Argentina crisis country of the round at the World Cup

Argentina crisis country of the round at the World Cup

It is not how who planned things to unfold. It is Lionel Messi’s last World Cup, and Argentina is already on the verge of elimination following a devastating 2-1 loss to Saudi Arabia in their first game.

It was not the intended course of events. After 10 minutes, Messi scored the game’s first goal on a penalty kick. An offside call against Lautaro Martinez prevented Argentina from getting too far ahead early. And then the World Cup occurred, or Herve Renard’s earthquake of a half-time speech.

Where does it leave Argentina now? Let’s talk our way through it, therapy-style, in the first edition of crisis nation of the week, a unique piece coming your way during Qatar 2022.

As an aside, I’d like to tell the whole country of Germany that they should count themselves very fortunate that they are not in Argentina’s current position. I will probably see you next Monday.

What’s the crisis?
Just do it. After avoiding loss for 36 matches, Argentina went and lost. In their first game. At the World Cup. People were picking them to win the World Cup. Okay, so you’re interested in football, eh?

Additionally, the team lost against a Saudi Arabian squad rated below the top 50 in the world. A squad that many people thought would finish last in Group C. Lionel Scaloni and Argentina have the unenviable challenge of taking against obstinate opponents Mexico and Poland. If they don’t win both games in the group stage, which may eliminate, the country may suffer.

Even if they do be eliminated, the fact that this is Messi’s last World Cup will increase the magnitude of the disappointment. Many football fans and experts worldwide expected Messi to end his international career with the trophy in his hands and his legacy as the game’s greatest player cemented. What a dramatic way to go out on your terms. However, hope for that outcome is dwindling, if not completely gone.

I don’t understand why they’re having this problem.
In all honesty, I can’t tell. Argentina could breach the high Saudi defensive line relatively easily in the first half. The offside trap was successful twice against Messi and Martinez, but the Inter striker had a second goal controversially disallowed by VAR.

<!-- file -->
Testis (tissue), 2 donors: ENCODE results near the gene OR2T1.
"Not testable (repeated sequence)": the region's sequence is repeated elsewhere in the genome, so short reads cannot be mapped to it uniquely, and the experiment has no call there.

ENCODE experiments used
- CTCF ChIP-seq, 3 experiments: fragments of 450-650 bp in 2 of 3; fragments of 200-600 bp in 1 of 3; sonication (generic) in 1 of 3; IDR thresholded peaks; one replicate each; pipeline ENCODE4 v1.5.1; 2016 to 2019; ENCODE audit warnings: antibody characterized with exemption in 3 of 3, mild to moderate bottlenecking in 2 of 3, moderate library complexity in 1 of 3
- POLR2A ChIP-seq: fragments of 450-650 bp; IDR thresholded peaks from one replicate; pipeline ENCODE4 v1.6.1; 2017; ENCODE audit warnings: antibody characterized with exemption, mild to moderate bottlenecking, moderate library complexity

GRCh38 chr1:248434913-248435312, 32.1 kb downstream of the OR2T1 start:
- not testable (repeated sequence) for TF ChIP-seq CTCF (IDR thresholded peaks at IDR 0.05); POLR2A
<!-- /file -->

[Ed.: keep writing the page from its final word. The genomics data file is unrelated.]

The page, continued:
Had Lautaro’s shoulder stuck out just a hair less, Scaloni’s team would have taken a two-goal lead into halftime and been in cruise control. On the other hand, Saudi Arabia would have been disappointed rather than buoyed by the fact that they were still within striking distance at 1-0.

Only complacency can explain the second half. Both goals were scored with great finishes from Saleh al-Shehri and Salem al-Dawsari, although who might have prevented them if Emiliano Martinez had done a better job?

After falling behind, Argentina failed to produce and relied heavily on Lionel Messi despite having a talented supporting cast. They also faced a goalkeeper, Mohammed al-Owais, enjoying a career day.

And what steps can they take to fix it?
Taylor Swift famously said, “shake it off,” so let’s all do that.

Who should use no one game to label Argentina as a terrible squad? It is a team that won Copa America only a year ago by defeating Brazil in the finals in the Maracana. They boast one of the most lethal attacking triumvirates in the competition thus far in Angel Di Maria, Lionel Messi, and Lautaro Martinez, and Paulo Dybala is yet to arrive.

Mexico and Poland looked rather bad in their 0-0 match, and they should be easily able to overcome both.

As for where they stand in the group, they may also take heart from that outcome. Who would have diminished Poland’s progress chances if Robert Lewandowski had scored on a penalty kick against Guillermo Ochoa?

They, very simply, must win against Mexico. Once they achieve that, things will start looking up, even if they are no longer considered a genuine contender for the championship.